Prince Nikolai of Denmark Is 'Confused' by Grandmother's Decision to Strip Him of Royal Title

Prince Nikolai of Denmark is speaking out on his grandmother Queen Margrethe's decision to strip him and his three siblings of their current royal titles.

The royal palace announced on Wednesday that the children of Prince Joachim, Queen Margrethe's second son, will no longer have their prince/princess or "His/Her Highness" titles starting on Jan. 1, 2023. Nikolai, 23, Felix, 20, Henrik, 13, and Athena, 10, will instead be known by His Excellency Count of Monpezat or Her Excellency Countess of Monpezat. They will maintain their places in the order of succession, currently seventh through to the tenth in the line to the throne.

Nikolai spoke with Danish outlet Ekstra Bladet outside his Copenhagen home following the announcement, saying he was "very sad" and "confused."

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"My whole family and I are, of course, very sad," he said. "We are, as my parents have also stated, in shock at this decision and at how quickly it has actually gone."

He added, "I am very confused as to why it has to happen like this."

Queen Margrethe of Denmark, Prince Nikolai and Prince Felix
Queen Margrethe of Denmark, Prince Nikolai and Prince Felix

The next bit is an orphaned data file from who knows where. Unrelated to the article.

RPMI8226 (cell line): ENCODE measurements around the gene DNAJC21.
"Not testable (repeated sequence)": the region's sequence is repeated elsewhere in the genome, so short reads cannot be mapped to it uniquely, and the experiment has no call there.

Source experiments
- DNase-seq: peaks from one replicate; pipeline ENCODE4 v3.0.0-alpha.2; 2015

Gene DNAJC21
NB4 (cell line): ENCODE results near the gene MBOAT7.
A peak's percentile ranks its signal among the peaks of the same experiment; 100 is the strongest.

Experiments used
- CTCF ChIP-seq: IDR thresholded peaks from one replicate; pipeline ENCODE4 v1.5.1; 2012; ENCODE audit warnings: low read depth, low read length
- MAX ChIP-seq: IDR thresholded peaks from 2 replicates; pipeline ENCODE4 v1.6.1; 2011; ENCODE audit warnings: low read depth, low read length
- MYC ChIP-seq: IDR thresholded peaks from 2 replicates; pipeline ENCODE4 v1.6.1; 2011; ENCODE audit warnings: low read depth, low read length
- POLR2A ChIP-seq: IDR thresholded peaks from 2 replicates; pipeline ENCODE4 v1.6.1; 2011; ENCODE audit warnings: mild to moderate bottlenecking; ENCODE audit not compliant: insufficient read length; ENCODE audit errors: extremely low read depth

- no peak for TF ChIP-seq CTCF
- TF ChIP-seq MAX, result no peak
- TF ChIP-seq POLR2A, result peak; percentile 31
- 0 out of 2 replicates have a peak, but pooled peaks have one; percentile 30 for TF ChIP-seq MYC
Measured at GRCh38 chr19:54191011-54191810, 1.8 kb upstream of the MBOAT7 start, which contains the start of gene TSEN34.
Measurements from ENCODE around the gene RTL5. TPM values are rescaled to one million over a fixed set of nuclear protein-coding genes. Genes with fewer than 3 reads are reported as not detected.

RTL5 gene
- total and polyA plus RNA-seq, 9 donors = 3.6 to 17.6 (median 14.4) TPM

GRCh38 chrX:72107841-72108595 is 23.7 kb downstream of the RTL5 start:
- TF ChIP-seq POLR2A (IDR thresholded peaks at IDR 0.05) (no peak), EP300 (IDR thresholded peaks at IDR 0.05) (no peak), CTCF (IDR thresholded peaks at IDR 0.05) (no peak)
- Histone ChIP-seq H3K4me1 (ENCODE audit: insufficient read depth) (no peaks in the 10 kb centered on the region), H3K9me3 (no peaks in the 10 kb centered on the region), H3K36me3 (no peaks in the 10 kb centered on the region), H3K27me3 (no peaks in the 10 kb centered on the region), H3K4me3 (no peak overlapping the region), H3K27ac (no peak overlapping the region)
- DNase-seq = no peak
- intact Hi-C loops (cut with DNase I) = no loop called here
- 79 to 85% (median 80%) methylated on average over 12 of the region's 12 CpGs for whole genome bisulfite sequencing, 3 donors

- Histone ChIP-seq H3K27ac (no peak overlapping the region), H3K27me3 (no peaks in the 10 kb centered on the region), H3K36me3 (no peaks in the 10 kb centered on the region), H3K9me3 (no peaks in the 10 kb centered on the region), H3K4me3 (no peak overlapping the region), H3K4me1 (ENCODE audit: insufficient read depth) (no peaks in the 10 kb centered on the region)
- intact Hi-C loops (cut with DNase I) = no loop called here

KELD NAVNTOFT/Ritzau Scanpix/AFP via Getty Prince Nikolai, Queen Margrethe and Prince Felix

Nikolai, who is a model and has walked the runway for brands like Dior, said he was only informed of the decision a few days before the news went public.

"I haven't counted the days, but it can't be longer than a little over a week ago," he said.

Nikolai and Felix are the sons of Prince Joachim and his first wife, Alexandra, Countess of Frederiksborg. Prince Joachim got remarried to Princess Marie in 2008, and they later welcomed Henrik and Athena.

Prince Nikolai of Denmark
Prince Nikolai of Denmark

Pascal Le Segretain/Getty Prince Nikolai of Denmark

Prince Joachim spoke to the same outlet as his eldest son on Thursday, revealing he was given "five days' notice" of the title change for his four children.

"We are all very sad. It's never fun to see your children being mistreated like that," he told Ekstra Bladet. "They find themselves in a situation they do not understand."

RELATED: Queen Margrethe Speaks After Taking Prince and Princess Titles Away from Her Grandchildren

Prince Felix, Princess Marie, Prince Joachim, Princess Athena, Prince Henrik and Prince Nikolai arrive for a luncheon on the Dannebrog Royal Yacht, in Copenhagen, on September 11, 2022, during the 50th anniversary of Queen Margrethe II of Denmark's accession to the throne.
Prince Felix, Princess Marie, Prince Joachim, Princess Athena, Prince Henrik and Prince Nikolai arrive for a luncheon on the Dannebrog Royal Yacht, in Copenhagen, on September 11, 2022, during the 50th anniversary of Queen Margrethe II of Denmark's accession to the throne.

MADS CLAUS RASMUSSEN/Ritzau Scanpix/AFP via Getty Prince Felix, Princess Marie, Prince Joachim, Princess Athena, Prince Henrik and Prince Nikolai

Alexandra, Countess of Frederiksborg reacted to the news shortly after it was announced.